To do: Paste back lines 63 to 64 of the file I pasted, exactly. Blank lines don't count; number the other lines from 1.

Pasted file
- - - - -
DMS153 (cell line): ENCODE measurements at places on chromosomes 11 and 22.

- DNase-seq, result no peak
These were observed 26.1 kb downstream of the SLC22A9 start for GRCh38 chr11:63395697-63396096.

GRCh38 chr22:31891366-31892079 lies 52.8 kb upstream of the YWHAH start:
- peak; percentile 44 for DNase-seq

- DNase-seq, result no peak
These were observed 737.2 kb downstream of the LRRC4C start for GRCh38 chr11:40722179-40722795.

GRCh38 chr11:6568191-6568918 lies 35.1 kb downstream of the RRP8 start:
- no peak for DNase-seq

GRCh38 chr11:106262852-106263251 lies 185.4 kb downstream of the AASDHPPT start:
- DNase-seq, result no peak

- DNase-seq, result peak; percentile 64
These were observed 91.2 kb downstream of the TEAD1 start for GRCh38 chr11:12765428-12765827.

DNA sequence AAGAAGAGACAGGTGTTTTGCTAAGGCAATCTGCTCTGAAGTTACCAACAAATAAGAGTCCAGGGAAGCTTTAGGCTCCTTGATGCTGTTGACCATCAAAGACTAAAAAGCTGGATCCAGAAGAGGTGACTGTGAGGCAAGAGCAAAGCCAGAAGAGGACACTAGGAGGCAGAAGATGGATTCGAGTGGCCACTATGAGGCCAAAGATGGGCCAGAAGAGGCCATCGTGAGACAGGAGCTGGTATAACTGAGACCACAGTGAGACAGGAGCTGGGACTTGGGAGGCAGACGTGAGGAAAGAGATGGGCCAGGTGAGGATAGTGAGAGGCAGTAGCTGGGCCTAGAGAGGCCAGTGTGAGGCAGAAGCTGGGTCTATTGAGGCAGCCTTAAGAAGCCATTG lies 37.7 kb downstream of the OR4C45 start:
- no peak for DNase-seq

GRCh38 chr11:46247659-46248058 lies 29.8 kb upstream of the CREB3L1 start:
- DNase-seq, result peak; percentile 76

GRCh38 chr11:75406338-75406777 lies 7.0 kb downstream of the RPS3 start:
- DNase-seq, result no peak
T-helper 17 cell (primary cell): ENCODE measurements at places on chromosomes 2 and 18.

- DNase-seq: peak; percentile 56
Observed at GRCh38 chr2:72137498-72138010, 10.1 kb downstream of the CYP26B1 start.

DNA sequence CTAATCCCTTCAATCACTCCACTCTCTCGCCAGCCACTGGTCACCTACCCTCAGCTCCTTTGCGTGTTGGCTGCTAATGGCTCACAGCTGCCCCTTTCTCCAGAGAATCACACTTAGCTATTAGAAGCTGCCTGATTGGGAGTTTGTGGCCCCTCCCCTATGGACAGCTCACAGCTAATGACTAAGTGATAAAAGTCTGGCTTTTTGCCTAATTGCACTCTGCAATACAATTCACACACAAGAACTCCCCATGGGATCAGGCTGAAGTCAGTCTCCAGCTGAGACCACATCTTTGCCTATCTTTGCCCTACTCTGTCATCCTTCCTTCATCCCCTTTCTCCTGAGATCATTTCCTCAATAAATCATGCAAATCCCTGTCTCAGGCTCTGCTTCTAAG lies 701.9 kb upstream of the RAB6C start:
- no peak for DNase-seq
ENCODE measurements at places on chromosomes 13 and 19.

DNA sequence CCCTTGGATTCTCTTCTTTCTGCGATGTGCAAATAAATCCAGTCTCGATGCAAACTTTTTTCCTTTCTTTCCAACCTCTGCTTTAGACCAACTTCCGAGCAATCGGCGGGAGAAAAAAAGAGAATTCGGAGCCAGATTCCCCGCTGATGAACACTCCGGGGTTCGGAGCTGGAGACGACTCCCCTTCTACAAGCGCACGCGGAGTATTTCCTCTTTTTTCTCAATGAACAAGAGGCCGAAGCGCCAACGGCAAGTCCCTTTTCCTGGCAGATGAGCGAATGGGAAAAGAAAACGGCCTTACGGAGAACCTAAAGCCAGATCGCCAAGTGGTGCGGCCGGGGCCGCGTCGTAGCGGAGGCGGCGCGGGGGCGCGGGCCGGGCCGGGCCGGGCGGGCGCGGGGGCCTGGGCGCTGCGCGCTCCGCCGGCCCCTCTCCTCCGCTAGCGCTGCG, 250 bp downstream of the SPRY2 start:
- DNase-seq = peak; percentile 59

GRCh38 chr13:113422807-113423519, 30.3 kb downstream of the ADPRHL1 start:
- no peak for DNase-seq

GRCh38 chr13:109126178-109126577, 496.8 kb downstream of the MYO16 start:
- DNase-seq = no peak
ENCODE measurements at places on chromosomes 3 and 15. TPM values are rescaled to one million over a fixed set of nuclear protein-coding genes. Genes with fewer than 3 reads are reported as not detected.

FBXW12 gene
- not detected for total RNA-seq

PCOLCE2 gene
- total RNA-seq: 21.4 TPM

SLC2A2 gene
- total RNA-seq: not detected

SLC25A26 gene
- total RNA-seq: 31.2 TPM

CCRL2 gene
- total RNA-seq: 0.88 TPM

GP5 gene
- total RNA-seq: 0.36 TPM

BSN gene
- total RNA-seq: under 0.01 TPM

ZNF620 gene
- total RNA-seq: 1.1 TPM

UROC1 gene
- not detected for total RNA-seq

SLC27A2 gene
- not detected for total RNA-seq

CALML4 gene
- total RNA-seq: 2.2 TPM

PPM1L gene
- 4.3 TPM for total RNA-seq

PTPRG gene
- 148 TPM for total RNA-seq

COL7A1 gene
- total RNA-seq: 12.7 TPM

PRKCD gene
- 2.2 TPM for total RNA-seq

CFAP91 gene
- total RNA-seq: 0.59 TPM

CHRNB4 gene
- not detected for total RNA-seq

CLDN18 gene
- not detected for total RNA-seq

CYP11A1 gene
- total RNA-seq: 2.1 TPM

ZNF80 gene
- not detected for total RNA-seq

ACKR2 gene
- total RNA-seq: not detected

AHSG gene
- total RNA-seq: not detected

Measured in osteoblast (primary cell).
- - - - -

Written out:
CFAP91 gene
- total RNA-seq: 0.59 TPM